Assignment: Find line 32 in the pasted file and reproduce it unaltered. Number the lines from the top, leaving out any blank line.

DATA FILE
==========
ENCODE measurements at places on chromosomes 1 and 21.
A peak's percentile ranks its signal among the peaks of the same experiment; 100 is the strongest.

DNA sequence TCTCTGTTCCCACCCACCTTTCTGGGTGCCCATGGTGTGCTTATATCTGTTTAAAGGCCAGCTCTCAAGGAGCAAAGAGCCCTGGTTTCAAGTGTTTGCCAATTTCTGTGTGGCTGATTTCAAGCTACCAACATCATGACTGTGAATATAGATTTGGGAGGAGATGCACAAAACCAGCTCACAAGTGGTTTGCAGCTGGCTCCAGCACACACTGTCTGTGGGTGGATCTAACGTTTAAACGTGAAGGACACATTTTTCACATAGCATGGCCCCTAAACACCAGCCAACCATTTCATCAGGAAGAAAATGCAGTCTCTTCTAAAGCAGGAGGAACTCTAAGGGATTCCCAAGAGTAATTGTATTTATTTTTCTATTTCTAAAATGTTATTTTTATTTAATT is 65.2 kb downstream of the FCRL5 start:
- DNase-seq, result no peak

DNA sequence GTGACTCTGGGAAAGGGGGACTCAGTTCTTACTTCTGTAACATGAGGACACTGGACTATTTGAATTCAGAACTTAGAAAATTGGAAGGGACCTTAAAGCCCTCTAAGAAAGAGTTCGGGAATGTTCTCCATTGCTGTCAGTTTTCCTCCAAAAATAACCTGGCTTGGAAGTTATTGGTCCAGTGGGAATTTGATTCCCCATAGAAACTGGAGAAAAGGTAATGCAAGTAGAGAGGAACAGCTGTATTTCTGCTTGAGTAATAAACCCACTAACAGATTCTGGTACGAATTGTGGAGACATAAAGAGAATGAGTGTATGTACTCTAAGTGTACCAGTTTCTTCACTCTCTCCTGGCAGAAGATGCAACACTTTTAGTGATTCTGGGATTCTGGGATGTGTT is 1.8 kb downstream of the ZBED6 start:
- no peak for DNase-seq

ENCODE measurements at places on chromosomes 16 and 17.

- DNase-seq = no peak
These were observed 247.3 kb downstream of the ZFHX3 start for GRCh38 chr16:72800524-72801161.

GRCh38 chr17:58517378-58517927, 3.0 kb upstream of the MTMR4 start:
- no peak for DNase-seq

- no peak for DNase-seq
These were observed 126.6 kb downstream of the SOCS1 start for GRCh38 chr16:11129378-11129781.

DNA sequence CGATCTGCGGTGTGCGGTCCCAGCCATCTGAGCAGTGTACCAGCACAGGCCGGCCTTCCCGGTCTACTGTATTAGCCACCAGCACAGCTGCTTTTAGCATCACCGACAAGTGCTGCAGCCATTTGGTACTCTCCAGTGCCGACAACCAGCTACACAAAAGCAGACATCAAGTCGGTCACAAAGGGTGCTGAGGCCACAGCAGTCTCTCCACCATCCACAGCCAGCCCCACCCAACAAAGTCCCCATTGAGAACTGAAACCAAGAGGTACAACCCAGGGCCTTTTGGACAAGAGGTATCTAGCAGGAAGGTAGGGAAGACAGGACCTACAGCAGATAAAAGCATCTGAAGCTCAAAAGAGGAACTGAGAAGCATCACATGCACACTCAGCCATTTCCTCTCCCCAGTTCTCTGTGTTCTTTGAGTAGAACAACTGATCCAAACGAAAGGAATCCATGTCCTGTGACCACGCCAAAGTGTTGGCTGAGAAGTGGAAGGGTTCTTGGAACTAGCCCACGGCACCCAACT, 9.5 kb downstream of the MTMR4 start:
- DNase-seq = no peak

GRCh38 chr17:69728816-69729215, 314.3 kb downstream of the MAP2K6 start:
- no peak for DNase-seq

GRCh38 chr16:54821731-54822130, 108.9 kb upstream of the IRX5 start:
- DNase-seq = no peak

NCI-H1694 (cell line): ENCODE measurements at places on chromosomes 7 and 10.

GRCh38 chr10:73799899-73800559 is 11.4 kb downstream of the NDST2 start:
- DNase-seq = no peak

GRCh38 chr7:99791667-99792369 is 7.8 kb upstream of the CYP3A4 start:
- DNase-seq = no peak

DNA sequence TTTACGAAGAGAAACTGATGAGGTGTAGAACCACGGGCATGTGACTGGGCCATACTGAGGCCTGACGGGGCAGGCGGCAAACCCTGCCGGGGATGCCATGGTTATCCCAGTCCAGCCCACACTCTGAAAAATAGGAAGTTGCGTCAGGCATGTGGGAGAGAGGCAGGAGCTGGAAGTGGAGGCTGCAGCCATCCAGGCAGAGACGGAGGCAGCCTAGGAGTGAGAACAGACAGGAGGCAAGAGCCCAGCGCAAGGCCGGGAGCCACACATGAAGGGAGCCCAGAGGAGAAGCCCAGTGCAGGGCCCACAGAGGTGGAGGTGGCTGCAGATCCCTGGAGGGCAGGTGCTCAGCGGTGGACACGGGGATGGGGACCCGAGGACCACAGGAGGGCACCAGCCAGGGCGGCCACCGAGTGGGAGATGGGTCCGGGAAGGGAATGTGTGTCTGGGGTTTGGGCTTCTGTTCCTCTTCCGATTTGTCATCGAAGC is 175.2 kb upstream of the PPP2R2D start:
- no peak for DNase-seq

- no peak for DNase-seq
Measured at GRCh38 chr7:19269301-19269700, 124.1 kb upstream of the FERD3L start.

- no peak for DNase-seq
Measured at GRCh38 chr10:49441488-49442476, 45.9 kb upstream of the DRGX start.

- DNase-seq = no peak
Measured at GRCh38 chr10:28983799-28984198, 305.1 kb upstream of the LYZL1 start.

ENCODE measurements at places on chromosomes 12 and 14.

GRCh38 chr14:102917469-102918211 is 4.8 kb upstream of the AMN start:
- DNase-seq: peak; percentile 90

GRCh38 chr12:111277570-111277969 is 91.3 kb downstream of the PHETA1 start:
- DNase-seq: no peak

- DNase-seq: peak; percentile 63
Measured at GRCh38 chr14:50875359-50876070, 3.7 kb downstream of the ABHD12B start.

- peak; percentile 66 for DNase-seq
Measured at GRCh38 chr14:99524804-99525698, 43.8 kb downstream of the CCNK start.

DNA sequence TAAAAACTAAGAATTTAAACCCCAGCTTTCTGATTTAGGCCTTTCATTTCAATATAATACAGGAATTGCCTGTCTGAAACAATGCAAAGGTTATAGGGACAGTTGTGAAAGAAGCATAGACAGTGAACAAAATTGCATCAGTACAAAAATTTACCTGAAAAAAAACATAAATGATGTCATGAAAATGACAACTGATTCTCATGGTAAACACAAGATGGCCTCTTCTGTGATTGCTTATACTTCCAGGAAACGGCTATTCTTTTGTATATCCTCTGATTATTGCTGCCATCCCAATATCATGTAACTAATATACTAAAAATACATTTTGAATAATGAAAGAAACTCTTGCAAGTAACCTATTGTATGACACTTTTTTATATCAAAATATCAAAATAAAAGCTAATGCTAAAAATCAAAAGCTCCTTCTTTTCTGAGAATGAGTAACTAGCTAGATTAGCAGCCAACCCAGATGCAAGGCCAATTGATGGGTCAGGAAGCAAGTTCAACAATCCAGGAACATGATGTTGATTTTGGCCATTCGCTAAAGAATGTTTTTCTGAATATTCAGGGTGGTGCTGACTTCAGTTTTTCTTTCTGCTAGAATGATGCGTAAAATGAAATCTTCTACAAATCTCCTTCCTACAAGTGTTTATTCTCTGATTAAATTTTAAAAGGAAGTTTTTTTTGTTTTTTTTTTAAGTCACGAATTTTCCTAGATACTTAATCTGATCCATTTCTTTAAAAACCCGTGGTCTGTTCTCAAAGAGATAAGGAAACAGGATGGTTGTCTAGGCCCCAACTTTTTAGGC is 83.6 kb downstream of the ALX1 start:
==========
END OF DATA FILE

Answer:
Measured at GRCh38 chr10:28983799-28984198, 305.1 kb upstream of the LYZL1 start.